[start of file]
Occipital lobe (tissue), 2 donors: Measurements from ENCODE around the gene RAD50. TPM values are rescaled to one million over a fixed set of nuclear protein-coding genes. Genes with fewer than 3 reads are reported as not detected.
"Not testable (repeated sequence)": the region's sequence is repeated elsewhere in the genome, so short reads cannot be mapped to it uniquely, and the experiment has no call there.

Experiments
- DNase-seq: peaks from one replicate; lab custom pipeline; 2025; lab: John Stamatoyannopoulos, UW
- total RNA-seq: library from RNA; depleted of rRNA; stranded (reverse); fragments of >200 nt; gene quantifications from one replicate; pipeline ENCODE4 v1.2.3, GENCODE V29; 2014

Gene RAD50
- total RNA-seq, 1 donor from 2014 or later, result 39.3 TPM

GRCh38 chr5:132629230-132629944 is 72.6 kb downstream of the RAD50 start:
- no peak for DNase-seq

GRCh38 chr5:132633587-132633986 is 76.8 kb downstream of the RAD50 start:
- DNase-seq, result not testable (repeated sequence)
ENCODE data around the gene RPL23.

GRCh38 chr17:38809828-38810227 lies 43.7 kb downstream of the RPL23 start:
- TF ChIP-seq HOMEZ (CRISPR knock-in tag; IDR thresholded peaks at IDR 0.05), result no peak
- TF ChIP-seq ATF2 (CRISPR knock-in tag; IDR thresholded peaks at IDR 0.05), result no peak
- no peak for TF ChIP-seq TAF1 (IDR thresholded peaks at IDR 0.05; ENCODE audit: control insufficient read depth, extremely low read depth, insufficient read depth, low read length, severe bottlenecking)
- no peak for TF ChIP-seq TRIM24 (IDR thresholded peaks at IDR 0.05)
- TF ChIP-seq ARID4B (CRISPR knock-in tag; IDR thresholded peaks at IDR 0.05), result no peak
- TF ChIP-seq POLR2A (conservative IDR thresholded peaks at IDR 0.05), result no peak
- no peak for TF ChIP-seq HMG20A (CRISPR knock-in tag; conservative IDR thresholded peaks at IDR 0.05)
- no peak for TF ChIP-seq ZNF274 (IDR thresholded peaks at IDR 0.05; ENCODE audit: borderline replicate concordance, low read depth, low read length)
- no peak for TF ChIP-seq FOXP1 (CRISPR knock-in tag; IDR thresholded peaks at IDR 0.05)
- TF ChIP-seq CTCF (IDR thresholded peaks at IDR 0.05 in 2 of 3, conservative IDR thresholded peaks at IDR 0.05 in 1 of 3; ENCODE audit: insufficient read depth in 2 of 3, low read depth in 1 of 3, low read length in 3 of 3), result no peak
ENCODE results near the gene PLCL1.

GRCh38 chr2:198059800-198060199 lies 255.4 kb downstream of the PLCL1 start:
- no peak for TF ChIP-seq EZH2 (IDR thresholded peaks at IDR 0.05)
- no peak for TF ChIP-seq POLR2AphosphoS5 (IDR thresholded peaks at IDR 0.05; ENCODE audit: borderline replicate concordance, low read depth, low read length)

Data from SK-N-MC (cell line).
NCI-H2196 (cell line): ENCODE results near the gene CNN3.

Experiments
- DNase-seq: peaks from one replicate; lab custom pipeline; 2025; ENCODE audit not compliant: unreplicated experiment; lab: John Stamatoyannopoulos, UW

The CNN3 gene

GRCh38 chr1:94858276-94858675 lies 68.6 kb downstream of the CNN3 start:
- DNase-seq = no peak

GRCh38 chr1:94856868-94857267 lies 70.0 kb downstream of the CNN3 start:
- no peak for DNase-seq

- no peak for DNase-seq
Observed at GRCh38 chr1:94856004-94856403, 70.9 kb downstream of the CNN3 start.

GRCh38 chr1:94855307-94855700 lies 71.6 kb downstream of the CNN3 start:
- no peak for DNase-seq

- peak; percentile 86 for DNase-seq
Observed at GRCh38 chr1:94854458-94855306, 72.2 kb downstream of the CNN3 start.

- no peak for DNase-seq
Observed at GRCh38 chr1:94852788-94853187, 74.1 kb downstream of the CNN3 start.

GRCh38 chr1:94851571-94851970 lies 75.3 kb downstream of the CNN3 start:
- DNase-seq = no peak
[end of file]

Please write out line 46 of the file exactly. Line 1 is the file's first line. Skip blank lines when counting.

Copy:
- DNase-seq = no peak